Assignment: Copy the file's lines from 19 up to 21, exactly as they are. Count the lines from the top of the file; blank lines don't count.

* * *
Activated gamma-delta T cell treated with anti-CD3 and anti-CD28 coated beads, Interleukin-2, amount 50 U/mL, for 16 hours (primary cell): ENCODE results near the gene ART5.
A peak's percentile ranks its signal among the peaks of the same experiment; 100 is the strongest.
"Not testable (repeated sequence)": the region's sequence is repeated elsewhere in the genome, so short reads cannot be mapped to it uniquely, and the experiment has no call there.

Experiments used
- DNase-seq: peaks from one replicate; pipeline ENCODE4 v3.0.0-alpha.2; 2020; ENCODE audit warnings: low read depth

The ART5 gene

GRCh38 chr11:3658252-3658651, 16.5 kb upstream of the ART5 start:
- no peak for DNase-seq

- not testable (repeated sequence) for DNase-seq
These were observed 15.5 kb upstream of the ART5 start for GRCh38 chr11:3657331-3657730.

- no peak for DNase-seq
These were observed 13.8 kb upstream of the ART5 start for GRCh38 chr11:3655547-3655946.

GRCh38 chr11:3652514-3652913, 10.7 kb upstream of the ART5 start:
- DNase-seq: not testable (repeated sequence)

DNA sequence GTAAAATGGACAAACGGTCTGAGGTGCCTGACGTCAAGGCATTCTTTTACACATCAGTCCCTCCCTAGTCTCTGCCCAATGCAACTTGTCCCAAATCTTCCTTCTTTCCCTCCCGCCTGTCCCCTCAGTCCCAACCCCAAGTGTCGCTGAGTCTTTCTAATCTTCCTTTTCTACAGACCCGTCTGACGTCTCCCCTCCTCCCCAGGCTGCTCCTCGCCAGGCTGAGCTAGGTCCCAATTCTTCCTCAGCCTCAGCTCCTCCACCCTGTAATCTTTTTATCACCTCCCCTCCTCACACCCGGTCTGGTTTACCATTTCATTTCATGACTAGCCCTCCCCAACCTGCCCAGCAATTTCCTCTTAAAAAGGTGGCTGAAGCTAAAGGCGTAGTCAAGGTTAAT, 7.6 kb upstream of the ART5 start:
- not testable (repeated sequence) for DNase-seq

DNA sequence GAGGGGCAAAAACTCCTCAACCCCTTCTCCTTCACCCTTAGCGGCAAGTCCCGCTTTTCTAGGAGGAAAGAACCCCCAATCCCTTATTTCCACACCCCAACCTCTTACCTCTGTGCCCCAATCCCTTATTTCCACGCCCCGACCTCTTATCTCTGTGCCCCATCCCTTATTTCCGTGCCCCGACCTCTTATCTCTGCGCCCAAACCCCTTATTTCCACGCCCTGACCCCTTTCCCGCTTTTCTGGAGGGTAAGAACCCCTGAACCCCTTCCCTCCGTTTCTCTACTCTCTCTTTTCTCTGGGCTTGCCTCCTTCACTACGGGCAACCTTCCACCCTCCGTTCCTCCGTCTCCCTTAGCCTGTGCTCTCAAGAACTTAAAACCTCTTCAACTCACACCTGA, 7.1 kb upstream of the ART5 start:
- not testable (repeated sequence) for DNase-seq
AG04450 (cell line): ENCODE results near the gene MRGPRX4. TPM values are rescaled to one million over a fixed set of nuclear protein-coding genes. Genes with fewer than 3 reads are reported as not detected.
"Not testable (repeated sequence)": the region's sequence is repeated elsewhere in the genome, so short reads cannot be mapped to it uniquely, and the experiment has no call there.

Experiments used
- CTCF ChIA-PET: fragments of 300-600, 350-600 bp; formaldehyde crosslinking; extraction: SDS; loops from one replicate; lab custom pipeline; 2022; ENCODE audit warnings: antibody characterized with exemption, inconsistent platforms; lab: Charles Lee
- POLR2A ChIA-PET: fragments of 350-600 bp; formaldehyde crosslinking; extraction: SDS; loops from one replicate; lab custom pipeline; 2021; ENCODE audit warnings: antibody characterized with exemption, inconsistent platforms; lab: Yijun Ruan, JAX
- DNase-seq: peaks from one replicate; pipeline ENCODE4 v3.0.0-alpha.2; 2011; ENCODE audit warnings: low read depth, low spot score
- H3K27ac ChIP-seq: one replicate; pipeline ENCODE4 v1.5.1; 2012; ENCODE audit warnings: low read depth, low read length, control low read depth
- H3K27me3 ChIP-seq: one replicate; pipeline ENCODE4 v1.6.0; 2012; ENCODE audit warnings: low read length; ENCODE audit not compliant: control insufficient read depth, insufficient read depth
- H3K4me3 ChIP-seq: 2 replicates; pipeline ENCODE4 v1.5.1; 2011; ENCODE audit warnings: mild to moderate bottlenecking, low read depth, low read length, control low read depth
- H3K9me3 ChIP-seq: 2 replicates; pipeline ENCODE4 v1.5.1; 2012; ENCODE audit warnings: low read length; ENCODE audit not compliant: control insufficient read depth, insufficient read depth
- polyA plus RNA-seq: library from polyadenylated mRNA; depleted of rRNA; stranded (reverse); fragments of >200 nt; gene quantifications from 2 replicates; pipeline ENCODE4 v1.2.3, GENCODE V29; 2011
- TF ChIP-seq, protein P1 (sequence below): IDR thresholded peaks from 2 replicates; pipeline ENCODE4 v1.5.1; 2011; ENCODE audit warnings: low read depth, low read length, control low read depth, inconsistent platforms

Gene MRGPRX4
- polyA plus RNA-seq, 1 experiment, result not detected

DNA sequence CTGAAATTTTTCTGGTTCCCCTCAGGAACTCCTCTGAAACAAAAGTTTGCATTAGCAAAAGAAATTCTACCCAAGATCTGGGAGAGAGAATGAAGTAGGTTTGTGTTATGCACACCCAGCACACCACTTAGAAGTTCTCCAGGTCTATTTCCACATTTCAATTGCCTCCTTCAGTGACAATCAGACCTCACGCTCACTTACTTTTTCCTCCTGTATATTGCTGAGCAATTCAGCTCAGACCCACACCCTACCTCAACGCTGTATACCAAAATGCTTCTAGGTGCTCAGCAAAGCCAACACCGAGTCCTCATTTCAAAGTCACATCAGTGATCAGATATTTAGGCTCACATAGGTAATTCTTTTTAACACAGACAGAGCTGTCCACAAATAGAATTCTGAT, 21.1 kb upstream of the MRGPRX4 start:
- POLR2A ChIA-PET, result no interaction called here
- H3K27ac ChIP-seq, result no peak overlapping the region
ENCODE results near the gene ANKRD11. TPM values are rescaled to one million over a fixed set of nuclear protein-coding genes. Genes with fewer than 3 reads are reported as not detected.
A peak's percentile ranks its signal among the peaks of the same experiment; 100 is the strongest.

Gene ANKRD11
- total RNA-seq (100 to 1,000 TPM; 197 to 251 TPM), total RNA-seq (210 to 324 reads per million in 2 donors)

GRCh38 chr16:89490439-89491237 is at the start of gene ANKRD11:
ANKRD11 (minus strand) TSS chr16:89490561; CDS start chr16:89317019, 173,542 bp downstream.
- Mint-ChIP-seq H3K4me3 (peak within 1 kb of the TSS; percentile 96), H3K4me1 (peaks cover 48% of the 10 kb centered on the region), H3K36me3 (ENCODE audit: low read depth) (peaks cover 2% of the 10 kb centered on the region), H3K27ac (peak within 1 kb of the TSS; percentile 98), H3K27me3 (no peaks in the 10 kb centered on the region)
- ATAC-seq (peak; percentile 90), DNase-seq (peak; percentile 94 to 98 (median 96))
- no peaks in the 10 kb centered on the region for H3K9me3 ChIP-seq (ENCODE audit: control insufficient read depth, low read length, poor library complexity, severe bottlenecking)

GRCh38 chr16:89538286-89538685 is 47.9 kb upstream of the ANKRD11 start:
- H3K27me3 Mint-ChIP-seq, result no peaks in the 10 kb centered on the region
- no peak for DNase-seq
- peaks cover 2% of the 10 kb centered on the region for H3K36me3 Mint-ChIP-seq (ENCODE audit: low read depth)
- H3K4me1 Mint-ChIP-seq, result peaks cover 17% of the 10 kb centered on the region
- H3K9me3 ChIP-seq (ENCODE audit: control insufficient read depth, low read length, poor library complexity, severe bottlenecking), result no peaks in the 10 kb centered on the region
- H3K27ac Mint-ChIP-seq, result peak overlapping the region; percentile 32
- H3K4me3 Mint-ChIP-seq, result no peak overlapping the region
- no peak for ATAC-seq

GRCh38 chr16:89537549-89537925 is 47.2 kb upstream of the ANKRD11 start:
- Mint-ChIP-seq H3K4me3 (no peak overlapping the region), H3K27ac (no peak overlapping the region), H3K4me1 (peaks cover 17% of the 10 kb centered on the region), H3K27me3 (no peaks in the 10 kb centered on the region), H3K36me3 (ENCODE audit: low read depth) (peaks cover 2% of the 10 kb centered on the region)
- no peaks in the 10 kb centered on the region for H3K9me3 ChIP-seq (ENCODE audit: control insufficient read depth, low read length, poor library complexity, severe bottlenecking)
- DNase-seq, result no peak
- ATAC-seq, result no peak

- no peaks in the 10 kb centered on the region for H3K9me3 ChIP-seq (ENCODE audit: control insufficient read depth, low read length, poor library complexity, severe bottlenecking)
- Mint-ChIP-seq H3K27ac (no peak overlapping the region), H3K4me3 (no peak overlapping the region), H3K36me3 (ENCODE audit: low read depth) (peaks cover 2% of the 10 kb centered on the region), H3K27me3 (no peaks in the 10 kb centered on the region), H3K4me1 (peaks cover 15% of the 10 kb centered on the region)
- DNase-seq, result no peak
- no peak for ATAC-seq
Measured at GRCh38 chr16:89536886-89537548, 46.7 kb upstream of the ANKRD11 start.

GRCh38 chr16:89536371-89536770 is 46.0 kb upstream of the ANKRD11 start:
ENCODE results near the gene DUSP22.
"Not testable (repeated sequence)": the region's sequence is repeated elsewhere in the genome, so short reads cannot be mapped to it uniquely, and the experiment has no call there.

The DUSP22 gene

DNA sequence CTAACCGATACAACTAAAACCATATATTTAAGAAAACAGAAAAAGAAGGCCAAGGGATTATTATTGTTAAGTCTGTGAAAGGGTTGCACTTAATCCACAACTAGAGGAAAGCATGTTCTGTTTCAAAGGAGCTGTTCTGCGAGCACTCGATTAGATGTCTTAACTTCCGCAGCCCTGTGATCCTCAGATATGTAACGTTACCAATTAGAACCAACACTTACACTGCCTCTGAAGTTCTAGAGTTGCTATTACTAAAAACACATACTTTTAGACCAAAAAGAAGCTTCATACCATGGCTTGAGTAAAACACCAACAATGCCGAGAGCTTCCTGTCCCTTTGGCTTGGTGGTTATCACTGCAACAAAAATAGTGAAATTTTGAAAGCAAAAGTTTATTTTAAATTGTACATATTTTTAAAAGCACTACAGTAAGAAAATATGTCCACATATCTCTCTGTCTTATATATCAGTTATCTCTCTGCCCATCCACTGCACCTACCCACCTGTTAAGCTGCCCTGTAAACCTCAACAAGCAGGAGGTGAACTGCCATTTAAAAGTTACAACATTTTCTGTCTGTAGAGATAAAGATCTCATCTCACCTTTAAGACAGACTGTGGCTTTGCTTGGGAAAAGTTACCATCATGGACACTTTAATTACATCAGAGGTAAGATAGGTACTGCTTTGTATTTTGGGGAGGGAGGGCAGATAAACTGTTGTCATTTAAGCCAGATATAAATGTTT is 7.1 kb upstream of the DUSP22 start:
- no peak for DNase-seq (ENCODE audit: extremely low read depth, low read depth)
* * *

AG04450 (cell line): ENCODE results near the gene MRGPRX4. TPM values are rescaled to one million over a fixed set of nuclear protein-coding genes. Genes with fewer than 3 reads are reported as not detected.
"Not testable (repeated sequence)": the region's sequence is repeated elsewhere in the genome, so short reads cannot be mapped to it uniquely, and the experiment has no call there.

Experiments used